While Sutherland’s experiences in residential life and Berea’s Campus Christian Center helped pave the way to medical service work for him that embodies the true spirit of inclusive Christianity, Reverend Christina Cataldo found her own path into a career that allows her to continue to serve others today.
Cataldo first learned about Berea College as a high school student in Knoxville, Tenn., through the Upward Bound program. During her first year at Berea, her roommate and dear friend tragically passed away after an illness. They had been friends for some time before heading off to college, and Cataldo was devastated by the loss. She turned to staff and other students for comfort. The support she received was so valuable to her that she decided she wanted a bigger role on campus.
“I wanted to be an RA (resident assistant) because of the great care I received when my great friend died,” Cataldo recalled. “They gave me overwhelming support. I didn’t expect all of what the school did to make sure I was OK. That’s why I wanted to become an RA. I wanted to give the care I had received.”
By working with fellow students, Cataldo got involved with the Campus Christian Center. She says they were just getting off the ground with student chaplains, and she had not considered a life in ministry work.
“I thought I was going to become a social worker,” she admitted. “I would’ve never imagined doing what I’m doing now because I grew up never seeing women in ministry except for televangelists on TV. When I was home I was still going to a church that doesn’t affirm women as clergy.”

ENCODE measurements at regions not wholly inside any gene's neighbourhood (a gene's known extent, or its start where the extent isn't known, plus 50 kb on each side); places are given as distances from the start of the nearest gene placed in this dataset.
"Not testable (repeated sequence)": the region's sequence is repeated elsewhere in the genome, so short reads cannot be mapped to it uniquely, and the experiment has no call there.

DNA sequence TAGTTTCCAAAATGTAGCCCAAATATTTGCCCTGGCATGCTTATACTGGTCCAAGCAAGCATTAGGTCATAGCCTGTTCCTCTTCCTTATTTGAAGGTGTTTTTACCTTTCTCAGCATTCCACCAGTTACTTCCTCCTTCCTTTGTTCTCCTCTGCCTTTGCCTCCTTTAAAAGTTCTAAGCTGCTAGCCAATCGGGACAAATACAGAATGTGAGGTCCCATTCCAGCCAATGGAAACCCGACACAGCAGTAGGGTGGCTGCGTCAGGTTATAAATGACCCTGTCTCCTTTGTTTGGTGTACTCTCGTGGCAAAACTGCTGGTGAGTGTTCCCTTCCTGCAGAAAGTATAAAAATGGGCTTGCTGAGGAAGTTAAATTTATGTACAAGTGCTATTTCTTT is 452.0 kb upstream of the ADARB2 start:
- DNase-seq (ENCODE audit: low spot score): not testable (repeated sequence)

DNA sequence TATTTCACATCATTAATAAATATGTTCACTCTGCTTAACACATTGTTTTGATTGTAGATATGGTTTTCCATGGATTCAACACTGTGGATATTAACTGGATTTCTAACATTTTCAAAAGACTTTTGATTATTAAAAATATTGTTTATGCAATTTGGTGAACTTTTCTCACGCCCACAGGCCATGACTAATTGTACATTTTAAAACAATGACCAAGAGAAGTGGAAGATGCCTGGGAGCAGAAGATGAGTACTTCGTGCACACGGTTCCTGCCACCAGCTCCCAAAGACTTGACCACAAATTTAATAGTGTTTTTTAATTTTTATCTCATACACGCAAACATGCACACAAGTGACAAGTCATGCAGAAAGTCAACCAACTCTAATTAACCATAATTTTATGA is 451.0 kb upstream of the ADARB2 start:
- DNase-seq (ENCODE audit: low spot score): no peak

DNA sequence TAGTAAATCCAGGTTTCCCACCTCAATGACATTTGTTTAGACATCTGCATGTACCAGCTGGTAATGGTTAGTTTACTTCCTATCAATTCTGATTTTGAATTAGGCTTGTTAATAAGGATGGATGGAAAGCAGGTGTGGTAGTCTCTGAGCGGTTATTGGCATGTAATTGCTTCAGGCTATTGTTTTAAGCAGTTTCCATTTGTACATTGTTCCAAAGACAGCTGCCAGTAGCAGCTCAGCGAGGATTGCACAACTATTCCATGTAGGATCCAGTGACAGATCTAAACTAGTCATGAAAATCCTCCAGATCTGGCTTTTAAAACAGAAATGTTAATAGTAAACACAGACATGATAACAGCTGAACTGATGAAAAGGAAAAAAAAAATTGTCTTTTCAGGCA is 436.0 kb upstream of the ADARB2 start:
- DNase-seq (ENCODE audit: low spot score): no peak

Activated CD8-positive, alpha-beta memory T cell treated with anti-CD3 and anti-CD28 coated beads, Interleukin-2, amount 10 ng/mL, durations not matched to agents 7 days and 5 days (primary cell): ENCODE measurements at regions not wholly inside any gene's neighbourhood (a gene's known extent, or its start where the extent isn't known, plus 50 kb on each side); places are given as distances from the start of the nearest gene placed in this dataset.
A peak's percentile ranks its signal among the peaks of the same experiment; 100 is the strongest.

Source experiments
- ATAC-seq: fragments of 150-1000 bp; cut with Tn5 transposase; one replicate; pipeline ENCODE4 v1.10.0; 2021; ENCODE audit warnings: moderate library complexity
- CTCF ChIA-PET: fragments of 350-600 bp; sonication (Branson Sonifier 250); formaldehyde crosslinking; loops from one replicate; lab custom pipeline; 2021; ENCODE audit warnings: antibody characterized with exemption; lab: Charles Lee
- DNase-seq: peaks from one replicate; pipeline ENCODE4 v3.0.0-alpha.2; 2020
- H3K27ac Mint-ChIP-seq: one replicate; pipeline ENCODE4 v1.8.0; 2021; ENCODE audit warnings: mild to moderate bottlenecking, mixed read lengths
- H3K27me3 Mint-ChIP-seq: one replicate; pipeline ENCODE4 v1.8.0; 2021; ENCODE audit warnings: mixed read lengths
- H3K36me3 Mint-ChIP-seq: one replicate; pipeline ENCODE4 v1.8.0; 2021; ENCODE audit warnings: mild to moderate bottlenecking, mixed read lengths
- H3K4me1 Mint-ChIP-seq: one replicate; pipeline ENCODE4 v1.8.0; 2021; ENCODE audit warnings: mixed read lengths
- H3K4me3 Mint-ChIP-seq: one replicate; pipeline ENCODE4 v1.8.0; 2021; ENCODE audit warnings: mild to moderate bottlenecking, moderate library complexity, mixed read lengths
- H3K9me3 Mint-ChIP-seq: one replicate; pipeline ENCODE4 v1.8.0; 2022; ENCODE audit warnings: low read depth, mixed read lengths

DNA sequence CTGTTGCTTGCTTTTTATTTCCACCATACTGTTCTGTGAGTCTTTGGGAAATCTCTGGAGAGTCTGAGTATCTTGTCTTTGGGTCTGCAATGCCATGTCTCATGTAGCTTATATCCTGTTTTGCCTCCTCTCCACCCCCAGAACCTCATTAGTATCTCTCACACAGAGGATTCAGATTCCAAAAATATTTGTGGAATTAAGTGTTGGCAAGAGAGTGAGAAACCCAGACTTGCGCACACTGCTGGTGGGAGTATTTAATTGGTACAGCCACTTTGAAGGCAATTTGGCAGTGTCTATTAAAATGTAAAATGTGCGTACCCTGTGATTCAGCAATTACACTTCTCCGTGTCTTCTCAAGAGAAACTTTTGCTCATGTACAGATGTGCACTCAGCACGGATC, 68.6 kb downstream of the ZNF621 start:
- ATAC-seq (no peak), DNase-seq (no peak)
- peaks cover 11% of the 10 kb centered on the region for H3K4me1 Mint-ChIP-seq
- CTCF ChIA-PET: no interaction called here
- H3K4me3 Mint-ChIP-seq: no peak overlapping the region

Cataldo received an email invitation to meet representatives of seminary schools that would be in Berea to speak with students. She thought she had received the invitation by mistake and decided to talk with Rev. Dr. Loretta Reynolds, dean of the chapel, about it. She learned that there had been no mistake. Reynolds explained she had seen something in Cataldo that the student hadn’t seen in herself. That, along with working two summers in Washington, D.C., with a summer camp for poor youth, paved the way to divinity school.
Cataldo credits Berea with helping her earn a scholarship to Wake Forest University Divinity School in North Carolina. “Wake Forest saw Berea backing me up, and they respected the investment Berea had in me,” she said.
After her time at Berea, Cataldo came out as gay and met her wife, Dr. Tasha Dunn, in 2007 before same-sex marriage was legal in most places. She became the pastor at Winthrop Congregational Church, United Church of Christ in Maine in 2014, and continues her work in ministry and service there. She and her church serve the community by supporting the food pantry and working with a group that provides toiletries and other basic essentials to new immigrants and refugees.
Winthrop Congregational is Open and Affirming, a designation within the denomination intended to demonstrate the Christian faith by welcoming individuals of every race, ethnicity, nationality, gender, gender identity, sexual orientation, family structure, marital standing, socio-economic status, age and physical and mental ability to join in the ministry of the church. All are invited to participate in worship, fellowship and leadership.
Cataldo is very proud of her work with the Anti-Racism Resource Team committed to dismantling racism in all its forms as part of Christian practice.
“As a Christian and a pastor, I am committed to loving my neighbors,” she said. “We are all made of one blood, but our experiences vary greatly. I try to pay attention to the lived experiences of people whose lives are very different from mine, particularly in terms of their experiences with racism, to amplify their voices, and use my white privilege in service to my neighbors. My experience at Berea has been part of my foundation in this work.”